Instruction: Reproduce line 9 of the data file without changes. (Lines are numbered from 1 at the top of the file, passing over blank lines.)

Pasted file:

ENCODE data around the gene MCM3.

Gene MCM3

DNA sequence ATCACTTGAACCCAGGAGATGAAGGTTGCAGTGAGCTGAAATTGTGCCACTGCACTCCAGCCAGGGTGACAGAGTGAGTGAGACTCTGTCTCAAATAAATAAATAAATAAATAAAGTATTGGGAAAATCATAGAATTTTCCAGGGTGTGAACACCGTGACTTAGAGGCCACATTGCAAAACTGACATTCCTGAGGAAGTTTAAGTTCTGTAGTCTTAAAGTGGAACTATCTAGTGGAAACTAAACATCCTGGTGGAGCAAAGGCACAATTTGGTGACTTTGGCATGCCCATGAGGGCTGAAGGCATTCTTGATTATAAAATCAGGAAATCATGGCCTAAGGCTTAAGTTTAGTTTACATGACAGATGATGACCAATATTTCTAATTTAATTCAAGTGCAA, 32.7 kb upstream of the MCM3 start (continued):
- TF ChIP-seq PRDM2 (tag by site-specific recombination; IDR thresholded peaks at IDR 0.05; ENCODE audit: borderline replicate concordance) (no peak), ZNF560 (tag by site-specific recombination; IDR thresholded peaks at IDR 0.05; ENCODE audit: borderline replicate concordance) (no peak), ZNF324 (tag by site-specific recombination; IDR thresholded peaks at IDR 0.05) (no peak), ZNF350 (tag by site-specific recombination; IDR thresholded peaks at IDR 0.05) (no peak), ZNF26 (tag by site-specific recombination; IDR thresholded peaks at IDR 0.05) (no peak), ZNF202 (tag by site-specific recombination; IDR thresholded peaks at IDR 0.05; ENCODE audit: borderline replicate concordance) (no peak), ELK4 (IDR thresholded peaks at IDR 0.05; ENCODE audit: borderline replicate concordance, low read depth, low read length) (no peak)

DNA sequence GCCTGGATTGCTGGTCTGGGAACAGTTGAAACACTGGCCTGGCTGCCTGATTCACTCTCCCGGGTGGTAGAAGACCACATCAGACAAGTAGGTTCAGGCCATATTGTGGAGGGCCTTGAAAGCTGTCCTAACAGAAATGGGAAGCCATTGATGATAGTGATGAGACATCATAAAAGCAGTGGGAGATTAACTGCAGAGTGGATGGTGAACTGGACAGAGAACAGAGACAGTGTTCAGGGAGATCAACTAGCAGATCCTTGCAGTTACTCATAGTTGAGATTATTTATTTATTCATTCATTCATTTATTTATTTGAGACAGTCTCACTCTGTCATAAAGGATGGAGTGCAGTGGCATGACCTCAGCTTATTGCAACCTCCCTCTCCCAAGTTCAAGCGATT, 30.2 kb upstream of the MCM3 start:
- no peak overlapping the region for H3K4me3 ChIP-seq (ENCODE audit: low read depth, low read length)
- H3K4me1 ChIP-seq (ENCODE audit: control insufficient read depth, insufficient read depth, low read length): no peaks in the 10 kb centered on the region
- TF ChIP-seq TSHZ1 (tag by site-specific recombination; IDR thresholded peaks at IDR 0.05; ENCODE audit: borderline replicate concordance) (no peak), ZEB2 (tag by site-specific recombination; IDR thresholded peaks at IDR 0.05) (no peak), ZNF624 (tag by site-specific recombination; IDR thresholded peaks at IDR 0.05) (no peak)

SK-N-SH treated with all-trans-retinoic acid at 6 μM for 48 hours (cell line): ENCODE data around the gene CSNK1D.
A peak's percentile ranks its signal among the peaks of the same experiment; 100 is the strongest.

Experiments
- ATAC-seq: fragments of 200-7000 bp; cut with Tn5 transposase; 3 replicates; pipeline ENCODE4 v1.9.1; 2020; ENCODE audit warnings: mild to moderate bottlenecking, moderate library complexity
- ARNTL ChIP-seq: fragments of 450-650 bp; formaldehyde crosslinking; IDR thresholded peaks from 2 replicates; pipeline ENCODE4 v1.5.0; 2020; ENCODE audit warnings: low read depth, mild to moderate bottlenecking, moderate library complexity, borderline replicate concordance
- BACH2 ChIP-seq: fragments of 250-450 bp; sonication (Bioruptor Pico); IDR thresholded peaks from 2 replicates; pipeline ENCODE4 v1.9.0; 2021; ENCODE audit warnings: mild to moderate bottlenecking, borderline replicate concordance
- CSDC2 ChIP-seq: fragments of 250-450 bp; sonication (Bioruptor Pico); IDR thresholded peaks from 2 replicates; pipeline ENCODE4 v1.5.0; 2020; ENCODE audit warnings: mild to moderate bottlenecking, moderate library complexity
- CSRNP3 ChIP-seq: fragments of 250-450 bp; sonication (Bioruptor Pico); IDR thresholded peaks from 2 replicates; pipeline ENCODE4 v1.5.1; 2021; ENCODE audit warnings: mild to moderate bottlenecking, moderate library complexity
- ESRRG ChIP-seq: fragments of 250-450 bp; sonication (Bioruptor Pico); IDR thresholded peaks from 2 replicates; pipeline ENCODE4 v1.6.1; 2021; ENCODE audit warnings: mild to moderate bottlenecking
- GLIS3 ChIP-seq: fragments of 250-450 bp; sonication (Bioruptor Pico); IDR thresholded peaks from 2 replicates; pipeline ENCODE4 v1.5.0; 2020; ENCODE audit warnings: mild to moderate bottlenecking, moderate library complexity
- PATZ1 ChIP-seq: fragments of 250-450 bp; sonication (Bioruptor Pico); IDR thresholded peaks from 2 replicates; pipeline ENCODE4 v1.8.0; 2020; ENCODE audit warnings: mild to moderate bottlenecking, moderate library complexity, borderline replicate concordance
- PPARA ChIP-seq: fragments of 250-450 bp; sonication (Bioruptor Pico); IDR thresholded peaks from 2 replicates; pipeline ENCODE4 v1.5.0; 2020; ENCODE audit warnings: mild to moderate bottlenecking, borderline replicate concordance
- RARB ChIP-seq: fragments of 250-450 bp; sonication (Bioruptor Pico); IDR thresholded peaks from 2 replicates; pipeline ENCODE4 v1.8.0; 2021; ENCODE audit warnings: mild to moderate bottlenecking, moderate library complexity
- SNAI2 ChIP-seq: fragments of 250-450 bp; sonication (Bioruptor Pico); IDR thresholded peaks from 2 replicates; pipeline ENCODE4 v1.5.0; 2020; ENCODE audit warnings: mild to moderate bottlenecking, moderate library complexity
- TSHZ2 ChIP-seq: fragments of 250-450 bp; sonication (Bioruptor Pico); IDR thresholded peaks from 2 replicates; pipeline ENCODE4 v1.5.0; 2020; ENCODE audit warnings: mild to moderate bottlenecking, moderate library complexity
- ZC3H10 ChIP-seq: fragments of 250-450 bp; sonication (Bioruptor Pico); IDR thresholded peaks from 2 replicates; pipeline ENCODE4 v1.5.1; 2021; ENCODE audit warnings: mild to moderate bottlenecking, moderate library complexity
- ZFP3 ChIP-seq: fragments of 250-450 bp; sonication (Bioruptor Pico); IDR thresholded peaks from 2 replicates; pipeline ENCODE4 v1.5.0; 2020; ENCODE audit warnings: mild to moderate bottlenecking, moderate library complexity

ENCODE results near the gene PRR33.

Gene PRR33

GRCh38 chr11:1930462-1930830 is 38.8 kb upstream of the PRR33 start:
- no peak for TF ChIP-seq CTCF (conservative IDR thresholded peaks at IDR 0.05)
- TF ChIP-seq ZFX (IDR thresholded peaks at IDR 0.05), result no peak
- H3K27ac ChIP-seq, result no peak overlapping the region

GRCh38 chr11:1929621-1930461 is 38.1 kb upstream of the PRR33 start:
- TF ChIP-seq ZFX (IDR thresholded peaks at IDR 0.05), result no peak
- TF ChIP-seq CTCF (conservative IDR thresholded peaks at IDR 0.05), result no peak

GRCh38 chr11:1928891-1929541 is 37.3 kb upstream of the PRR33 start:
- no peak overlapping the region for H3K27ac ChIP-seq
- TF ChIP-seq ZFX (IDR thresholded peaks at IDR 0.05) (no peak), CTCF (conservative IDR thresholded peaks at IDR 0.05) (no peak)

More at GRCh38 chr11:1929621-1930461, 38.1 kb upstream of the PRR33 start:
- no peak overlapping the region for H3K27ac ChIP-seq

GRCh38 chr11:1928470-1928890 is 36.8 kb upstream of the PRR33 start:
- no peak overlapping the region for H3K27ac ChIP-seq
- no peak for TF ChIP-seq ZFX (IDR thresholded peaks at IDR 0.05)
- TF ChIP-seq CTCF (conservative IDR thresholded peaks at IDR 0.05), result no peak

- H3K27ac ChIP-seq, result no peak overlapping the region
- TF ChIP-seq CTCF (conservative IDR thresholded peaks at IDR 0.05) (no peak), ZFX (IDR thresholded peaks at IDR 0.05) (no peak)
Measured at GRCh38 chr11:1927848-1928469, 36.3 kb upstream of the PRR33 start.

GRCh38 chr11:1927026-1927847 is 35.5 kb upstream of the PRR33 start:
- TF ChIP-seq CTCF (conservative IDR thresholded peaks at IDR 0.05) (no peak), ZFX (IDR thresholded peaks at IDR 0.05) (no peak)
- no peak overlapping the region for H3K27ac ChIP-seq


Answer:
SK-N-SH treated with all-trans-retinoic acid at 6 μM for 48 hours (cell line): ENCODE data around the gene CSNK1D.